Non Verbal Learning Disorder (NVLD or NLD) is not the same as the malady that afflicts many autistic children who are non verbal, who lack the ability to speak in a normal fashion with words and proper language usage. Children with Non Verbal Learning Disorder appear to process and develop speech and language on a pace equal with their normally developing peers. Often, children with Non Verbal Learning Disorder even speak earlier, with above average to excellent reading and spelling skills. Rather than manifesting as an expressive and receptive speech and language disorder, NVLD instead appears to cause problems in language and communication processing and comprehension, and a number of other areas.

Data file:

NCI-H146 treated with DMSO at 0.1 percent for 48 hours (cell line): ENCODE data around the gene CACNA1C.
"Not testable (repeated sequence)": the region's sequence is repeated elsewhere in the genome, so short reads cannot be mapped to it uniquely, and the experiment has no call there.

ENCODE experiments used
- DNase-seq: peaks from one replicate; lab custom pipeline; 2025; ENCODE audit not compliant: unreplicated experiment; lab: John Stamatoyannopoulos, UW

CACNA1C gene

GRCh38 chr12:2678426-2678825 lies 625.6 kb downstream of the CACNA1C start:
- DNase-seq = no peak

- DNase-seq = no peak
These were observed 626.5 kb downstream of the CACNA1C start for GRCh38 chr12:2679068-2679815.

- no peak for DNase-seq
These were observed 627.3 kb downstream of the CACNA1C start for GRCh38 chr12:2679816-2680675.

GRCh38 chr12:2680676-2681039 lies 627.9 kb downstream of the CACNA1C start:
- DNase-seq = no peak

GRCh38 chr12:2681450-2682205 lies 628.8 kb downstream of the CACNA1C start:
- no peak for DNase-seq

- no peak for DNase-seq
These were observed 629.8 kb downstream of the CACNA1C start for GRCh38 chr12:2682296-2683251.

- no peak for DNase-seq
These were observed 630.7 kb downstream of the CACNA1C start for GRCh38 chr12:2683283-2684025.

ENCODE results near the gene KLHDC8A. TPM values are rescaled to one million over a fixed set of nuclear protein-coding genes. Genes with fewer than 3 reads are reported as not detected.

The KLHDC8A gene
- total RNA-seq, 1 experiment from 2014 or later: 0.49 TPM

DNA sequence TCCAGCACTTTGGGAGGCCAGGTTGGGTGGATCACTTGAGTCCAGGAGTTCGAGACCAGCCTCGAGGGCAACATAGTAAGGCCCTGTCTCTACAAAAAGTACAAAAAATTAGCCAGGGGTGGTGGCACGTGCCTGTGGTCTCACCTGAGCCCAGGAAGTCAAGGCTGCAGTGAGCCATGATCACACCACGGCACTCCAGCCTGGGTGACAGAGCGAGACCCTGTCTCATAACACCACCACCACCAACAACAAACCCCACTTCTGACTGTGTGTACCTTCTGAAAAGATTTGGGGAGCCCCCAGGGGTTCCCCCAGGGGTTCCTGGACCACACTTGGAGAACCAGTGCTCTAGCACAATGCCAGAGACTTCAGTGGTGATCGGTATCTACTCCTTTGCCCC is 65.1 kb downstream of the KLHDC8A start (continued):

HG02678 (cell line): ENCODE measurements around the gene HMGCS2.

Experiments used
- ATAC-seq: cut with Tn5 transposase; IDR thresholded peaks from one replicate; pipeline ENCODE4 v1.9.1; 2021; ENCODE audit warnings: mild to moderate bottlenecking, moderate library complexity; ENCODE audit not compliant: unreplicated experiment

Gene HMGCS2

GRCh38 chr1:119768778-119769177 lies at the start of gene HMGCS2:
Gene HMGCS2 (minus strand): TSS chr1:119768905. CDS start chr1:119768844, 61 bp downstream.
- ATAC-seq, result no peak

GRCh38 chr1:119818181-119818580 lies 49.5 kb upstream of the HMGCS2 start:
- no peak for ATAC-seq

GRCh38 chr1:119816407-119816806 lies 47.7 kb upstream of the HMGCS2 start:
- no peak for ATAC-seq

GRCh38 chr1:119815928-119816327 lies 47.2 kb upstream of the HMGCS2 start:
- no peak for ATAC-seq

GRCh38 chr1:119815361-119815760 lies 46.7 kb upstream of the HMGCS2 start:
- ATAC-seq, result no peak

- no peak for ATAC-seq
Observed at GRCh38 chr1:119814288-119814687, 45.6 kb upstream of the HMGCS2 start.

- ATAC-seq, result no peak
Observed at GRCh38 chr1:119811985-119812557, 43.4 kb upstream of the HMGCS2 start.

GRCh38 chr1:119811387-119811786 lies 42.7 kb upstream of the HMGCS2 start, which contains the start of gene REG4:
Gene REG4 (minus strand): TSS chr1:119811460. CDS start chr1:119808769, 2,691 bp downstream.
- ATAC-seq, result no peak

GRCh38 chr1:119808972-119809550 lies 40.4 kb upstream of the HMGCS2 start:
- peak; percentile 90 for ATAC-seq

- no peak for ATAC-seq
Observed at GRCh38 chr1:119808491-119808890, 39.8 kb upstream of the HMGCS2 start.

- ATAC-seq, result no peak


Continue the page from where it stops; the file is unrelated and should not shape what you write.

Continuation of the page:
Non Verbal Cues
One of the primary issues that identifies an NVLD child is his or her inability to categorize and differentiate non verbal cues, including emotions, facial gestures, social skills, and tone of voice. If someone ever tells a child with Non Verbal Learning Disorder to “sense the tone" —he or she typically cannot. The child often appears eager to gain social acceptance, yet can overwhelm others with a “clinginess" and inability to behave properly in social settings. Because of the child’s compulsive need to talk and gain attention, he or she often appears rude and egocentric.